Wildflowers for Jade: 2014

Monday, May 5, 2014

Letting yourself drown

and learning how to breathe. 

Some time back I wrote how getting the diagnosis and learning to live in this altered universe was like


Maybe I should take you into my own (strange) head because I want to explain. 

In the movie Abyss there was a scene (which was also about where I stopped watching it) where they had to fill their helmets and breath in this amniotic fluid stuff to go out into the deep. Obviously, their bodies fought the unnaturalness of it at first. 
This was the analogy I was really thinking of when I wrote those words. This is what goes on in my head. 

Or (and a more lovely thought) that we have gills, the inherit ability to breath in the deep, we just have to learn how to use them. Either way, living with or parenting special needs is a different level. This isn't the white picket fences, all-American Brady Bunch or Leave it to Beaver. This is no level of perceived normal. This is our strange Atlantis. 

When I read about struggles where it seems to turn the darkest, the grimmest - I can see many of these parents still trying to find the surface. They're still gasping for air. They're still trying to find normal instead of breathing in that this is their normal. 

They still care about what people think when they get "the look" or (don't ever) read the comments. They care too much what the neighbors think. Or their family. They haven't got a community around them of people who live

and breath

under the surface of normal. 

I'm going to tell you something - 

Trying to pull a struggling, drowning man to surface will get you killed. 

I was the unfortunate non-volunteer that this was demonstrated on as a child in swim class at the YMCA. It was etched into me that day. Every drop of drowning water. 

I see people struggling, striving to swim with one arm flailing on the surface and the other tugging their child's collar trying to get his head to the surface. And they drown.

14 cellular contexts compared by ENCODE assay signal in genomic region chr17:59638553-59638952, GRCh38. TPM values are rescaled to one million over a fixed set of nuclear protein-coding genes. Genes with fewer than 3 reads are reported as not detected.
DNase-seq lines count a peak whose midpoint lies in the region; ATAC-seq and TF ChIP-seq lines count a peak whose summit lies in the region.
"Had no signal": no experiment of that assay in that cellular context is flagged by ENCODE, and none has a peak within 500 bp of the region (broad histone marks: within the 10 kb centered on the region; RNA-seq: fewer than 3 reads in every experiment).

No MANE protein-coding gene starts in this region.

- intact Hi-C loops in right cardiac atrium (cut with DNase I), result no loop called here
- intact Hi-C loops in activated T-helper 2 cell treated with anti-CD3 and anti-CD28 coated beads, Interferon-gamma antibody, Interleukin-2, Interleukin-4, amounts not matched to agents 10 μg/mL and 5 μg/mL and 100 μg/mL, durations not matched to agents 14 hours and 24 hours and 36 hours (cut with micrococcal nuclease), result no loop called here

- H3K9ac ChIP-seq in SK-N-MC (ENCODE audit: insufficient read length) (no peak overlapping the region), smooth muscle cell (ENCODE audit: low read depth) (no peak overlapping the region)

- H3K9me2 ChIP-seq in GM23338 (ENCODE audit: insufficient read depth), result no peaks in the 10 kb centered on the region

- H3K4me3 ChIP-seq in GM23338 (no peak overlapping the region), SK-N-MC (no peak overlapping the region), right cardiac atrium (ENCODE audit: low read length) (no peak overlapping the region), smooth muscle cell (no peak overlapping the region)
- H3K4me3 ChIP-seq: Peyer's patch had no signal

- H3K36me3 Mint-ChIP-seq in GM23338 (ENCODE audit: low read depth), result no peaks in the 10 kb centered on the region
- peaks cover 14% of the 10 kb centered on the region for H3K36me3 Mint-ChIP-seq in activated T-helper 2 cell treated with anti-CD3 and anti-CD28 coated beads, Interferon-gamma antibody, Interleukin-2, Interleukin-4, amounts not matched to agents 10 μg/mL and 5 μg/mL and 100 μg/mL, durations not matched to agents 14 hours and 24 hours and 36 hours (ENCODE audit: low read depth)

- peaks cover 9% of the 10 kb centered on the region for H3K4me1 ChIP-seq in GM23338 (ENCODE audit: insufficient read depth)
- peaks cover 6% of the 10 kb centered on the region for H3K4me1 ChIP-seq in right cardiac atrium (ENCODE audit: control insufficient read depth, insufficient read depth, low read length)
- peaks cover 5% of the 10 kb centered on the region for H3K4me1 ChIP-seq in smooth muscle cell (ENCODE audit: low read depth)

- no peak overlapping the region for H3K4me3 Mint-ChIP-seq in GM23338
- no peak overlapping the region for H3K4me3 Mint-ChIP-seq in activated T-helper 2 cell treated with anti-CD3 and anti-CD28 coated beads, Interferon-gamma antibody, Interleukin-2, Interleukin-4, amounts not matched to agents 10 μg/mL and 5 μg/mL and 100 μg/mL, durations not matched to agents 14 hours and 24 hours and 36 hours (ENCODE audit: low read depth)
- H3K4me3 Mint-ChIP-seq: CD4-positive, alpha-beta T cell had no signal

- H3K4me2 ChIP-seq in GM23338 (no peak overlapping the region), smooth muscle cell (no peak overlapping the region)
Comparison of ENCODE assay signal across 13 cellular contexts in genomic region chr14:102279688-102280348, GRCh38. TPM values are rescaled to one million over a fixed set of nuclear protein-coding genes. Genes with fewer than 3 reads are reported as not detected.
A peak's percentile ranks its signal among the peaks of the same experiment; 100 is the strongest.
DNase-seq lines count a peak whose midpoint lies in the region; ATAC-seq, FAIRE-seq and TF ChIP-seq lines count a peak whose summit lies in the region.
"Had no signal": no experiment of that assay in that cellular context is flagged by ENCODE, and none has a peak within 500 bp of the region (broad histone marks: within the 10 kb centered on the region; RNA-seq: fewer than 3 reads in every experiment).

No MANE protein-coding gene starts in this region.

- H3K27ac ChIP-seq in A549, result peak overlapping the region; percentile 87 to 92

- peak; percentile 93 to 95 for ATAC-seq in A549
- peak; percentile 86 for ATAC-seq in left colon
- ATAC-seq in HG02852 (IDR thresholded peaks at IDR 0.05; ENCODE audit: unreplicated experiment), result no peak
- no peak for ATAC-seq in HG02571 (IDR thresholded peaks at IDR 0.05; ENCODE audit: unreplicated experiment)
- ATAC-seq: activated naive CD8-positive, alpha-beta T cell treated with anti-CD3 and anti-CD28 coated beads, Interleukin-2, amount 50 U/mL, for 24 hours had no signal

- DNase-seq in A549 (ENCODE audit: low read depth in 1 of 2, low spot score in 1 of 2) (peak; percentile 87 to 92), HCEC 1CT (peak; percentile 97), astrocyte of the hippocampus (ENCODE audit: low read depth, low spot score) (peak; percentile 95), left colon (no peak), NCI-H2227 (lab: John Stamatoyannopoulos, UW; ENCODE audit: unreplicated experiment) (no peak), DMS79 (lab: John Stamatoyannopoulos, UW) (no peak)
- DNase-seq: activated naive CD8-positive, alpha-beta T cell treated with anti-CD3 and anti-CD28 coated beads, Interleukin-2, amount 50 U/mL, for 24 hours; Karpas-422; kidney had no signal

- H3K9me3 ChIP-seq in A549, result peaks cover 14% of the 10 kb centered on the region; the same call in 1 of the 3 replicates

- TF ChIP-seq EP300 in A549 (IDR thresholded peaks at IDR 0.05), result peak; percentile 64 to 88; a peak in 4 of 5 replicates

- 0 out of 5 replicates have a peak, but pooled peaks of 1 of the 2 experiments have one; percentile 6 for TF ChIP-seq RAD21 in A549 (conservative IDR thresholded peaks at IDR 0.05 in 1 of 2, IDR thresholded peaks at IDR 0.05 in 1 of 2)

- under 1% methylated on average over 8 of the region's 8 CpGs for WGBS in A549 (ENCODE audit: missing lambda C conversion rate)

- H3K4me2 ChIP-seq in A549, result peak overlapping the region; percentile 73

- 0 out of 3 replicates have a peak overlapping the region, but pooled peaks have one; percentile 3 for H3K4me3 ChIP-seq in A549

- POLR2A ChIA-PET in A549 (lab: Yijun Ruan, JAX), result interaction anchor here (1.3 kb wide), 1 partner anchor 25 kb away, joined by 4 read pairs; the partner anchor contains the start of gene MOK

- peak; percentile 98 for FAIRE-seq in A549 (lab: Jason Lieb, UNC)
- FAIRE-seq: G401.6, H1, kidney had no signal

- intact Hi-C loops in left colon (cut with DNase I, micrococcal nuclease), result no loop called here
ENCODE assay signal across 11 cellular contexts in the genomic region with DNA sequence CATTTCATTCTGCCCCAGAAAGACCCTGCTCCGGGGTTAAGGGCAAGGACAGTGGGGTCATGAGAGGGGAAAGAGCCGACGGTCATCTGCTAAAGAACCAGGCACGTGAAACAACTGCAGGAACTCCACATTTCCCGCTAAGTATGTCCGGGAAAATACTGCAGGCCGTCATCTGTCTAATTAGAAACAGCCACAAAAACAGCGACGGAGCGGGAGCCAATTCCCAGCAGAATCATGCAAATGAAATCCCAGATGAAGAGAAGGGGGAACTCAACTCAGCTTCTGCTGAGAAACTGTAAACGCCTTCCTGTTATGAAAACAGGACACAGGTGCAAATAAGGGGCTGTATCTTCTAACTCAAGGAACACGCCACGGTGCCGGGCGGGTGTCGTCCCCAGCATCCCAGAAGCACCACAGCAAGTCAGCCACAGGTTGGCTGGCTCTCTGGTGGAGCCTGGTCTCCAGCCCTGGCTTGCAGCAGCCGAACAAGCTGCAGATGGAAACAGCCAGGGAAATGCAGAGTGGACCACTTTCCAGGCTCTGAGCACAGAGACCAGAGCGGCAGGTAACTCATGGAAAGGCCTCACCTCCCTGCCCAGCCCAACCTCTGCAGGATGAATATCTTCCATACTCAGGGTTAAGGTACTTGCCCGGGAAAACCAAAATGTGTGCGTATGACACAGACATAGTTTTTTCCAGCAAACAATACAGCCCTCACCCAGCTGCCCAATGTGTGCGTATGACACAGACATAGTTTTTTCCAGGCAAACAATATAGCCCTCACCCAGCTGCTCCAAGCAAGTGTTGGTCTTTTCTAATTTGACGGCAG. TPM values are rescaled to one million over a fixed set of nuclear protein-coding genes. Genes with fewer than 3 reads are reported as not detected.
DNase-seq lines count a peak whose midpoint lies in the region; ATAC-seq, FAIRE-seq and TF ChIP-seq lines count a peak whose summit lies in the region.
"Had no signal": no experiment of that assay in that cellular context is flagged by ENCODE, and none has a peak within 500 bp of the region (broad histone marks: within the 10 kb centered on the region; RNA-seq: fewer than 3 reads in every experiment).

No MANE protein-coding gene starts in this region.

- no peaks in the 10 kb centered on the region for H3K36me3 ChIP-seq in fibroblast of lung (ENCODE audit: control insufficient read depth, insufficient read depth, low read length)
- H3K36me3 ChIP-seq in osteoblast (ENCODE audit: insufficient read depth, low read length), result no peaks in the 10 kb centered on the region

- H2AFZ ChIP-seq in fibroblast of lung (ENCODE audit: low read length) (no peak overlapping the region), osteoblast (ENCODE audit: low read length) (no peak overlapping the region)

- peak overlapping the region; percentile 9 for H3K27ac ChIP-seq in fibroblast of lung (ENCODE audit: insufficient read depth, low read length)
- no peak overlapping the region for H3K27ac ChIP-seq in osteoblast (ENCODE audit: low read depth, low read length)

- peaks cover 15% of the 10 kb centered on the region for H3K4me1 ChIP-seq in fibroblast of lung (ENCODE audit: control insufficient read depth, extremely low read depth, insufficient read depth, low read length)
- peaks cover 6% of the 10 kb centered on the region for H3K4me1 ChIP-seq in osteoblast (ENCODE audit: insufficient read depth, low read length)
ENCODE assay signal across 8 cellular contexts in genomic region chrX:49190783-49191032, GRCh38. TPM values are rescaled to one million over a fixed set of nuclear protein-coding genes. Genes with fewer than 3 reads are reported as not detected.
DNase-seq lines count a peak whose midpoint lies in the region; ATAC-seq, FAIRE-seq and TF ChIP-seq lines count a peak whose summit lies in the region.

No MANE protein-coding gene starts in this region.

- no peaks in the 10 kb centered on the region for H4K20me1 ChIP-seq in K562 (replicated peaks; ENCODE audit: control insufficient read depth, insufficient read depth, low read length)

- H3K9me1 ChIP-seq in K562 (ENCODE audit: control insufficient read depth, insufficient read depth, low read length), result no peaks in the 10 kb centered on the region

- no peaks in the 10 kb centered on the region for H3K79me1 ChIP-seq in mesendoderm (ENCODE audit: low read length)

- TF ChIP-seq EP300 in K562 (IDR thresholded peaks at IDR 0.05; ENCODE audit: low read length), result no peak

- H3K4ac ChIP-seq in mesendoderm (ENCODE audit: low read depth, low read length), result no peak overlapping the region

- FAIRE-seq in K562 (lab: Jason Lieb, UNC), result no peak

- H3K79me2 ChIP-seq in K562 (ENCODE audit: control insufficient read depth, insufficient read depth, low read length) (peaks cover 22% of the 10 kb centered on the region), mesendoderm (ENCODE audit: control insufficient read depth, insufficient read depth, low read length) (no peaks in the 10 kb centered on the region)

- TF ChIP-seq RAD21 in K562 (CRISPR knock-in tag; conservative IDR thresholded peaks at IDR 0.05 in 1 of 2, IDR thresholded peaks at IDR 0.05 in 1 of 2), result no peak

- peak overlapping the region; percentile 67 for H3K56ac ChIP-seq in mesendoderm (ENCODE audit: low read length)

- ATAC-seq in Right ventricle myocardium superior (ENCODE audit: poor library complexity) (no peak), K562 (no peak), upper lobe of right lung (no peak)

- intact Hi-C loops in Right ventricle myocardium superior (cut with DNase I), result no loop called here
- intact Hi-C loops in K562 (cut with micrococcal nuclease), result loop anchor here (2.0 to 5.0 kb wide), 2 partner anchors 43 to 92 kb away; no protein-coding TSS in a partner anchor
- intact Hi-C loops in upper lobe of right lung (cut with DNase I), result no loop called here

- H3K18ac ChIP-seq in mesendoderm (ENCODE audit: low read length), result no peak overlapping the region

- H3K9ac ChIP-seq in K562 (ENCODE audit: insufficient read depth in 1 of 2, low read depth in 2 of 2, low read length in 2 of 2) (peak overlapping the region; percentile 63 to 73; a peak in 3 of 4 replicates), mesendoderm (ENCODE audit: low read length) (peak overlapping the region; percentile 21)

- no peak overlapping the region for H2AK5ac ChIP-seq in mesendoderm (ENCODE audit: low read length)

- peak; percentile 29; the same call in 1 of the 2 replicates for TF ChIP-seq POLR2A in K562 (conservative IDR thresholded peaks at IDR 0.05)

What do you do then, when your child is down there, in the depths? 

You take a deep breath. 

And let yourself sink.

Take their hand.

And learn to breathe in their world. 


Their world. 

Because what does it matter 

what the Jones' think, how June Cleaver is keeping her house sparkly with one judgmental eye slanted your way, that they're praising Jesus in the church (that their kids are "normal") while you run out with a child who's screaming or praising Jesus too loudly, that the old lady in the mall remarked in your hearing that misbehaving kids should be spanked, that your uncle or brother or cousin or all of them give you a lecture when you feed chicken nuggets to your child at Thanksgiving, that your child isn't keeping up in school, that you have to drive to your child because he gets bullied on the bus, that your husband walked out the door because he couldn't handle the stress, that that that

it doesn't matter. 

What does it matter when that's your child standing in front of you? 

When it's your child that's distressed. 

When it's your child waiting, hoping, screaming for you to "fix it" and you DO whatever tiny, little anything you can to make it as better as you can even

if it just means

Taking them out of the crowd. Sitting with them in the dark. Pulling them out of school. Holding them as they fall asleep. Hugging them when they rage. Crying with them when they melt. Learning to understand them.